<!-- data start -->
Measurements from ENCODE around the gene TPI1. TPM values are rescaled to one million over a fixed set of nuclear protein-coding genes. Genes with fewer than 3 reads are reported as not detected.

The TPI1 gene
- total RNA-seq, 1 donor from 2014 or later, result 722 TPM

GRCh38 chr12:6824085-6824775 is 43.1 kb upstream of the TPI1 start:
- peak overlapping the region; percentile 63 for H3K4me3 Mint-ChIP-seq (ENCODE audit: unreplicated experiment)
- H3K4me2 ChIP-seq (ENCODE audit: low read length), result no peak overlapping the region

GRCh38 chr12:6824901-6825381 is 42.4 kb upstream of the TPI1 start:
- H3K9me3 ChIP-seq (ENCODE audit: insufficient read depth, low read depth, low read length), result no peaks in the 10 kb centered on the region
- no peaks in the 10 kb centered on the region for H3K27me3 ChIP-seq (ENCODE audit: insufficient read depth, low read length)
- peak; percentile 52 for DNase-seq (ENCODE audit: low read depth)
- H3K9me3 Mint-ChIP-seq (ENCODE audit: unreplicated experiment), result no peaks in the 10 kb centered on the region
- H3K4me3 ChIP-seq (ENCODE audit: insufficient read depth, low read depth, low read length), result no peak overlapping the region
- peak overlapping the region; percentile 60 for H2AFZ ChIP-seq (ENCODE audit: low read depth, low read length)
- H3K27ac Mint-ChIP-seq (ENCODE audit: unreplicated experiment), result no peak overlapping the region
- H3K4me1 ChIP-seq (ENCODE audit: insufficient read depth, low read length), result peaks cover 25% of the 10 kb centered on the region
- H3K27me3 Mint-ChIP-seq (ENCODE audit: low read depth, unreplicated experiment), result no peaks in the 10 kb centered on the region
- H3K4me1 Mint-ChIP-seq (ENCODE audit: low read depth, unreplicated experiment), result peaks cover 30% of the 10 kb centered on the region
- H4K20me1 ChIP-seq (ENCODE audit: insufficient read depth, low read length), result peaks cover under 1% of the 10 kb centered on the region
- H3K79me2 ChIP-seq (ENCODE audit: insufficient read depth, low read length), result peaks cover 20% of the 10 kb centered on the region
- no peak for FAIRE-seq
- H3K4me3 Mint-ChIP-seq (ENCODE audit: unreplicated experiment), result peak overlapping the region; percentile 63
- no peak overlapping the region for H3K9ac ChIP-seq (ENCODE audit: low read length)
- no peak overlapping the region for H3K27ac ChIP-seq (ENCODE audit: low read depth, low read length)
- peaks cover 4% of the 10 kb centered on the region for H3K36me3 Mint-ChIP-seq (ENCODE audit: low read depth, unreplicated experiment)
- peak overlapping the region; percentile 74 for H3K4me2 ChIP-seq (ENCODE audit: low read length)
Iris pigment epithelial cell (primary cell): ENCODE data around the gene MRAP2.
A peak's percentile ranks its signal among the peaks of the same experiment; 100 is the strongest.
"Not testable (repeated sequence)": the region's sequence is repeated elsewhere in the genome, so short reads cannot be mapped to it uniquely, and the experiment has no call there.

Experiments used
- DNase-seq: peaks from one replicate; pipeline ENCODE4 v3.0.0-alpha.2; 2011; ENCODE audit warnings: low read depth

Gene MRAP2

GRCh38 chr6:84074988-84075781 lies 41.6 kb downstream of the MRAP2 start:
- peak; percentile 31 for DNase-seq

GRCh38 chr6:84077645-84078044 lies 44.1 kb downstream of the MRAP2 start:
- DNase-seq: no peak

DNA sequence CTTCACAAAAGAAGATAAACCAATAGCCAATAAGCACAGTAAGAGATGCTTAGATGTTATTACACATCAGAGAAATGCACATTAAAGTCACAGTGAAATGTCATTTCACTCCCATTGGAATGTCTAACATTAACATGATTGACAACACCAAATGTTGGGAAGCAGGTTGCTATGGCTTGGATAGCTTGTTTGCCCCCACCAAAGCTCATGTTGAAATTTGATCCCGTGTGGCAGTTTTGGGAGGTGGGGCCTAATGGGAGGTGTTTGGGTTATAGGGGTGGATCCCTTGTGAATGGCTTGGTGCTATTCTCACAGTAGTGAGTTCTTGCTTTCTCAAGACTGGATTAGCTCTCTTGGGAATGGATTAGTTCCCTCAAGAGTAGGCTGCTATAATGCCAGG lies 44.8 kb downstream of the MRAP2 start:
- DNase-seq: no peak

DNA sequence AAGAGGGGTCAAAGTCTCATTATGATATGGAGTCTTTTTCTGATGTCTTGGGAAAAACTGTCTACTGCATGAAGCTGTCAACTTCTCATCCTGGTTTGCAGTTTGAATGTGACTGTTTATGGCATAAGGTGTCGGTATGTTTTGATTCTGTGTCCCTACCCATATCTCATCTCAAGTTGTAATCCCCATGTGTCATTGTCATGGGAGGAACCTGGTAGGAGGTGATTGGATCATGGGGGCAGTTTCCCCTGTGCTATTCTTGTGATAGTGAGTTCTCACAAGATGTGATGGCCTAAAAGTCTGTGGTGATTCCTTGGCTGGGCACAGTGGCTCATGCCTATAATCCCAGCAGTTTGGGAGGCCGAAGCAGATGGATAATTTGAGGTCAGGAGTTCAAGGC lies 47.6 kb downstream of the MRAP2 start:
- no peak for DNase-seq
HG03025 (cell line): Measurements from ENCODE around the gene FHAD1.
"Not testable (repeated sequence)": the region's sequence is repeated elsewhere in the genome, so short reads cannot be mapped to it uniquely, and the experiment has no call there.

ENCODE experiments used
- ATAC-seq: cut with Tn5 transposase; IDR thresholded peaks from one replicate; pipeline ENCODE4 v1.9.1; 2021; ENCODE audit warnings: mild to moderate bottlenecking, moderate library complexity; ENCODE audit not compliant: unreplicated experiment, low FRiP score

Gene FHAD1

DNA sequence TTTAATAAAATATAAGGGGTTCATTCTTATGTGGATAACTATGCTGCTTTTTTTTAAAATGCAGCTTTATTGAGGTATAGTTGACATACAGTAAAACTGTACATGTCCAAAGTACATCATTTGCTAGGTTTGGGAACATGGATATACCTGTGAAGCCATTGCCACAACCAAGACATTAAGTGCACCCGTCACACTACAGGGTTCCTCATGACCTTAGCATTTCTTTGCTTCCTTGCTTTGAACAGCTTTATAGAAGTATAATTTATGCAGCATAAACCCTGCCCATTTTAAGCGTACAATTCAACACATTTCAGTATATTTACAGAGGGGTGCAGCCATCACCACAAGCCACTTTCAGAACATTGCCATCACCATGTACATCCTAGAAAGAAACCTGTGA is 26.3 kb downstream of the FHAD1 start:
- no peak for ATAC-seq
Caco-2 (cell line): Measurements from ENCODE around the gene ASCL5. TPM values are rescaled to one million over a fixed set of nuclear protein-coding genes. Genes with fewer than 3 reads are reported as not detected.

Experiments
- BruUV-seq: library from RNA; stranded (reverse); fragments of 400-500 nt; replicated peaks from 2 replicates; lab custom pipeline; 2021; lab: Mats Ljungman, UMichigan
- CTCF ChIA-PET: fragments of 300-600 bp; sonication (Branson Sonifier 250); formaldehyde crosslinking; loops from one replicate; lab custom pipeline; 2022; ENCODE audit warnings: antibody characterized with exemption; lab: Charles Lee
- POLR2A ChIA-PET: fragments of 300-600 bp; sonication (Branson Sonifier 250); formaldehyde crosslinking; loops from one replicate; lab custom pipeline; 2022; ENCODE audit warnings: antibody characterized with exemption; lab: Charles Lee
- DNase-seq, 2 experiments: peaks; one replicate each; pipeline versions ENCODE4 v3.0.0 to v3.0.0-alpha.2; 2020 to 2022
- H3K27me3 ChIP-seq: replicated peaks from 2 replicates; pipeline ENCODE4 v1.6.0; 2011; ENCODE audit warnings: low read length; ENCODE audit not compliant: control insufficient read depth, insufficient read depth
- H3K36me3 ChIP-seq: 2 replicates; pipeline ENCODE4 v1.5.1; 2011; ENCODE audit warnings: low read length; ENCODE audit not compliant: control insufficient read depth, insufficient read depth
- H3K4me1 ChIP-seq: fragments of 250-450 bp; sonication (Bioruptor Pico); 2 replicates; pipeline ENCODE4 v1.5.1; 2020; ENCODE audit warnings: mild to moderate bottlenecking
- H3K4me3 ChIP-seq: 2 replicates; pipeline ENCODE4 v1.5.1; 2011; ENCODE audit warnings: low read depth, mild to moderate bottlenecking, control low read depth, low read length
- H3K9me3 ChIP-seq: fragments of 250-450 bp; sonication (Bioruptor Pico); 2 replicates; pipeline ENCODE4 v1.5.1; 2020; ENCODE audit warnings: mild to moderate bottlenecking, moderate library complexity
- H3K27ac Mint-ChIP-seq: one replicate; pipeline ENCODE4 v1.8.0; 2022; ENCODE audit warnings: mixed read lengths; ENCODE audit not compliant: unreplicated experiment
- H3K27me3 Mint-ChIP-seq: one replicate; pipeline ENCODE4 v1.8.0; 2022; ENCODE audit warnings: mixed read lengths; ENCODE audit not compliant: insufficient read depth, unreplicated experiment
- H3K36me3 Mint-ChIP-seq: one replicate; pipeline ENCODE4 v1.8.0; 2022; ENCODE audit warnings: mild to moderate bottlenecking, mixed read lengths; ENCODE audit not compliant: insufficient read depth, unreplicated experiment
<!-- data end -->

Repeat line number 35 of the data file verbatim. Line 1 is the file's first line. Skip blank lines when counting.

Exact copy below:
- DNase-seq: no peak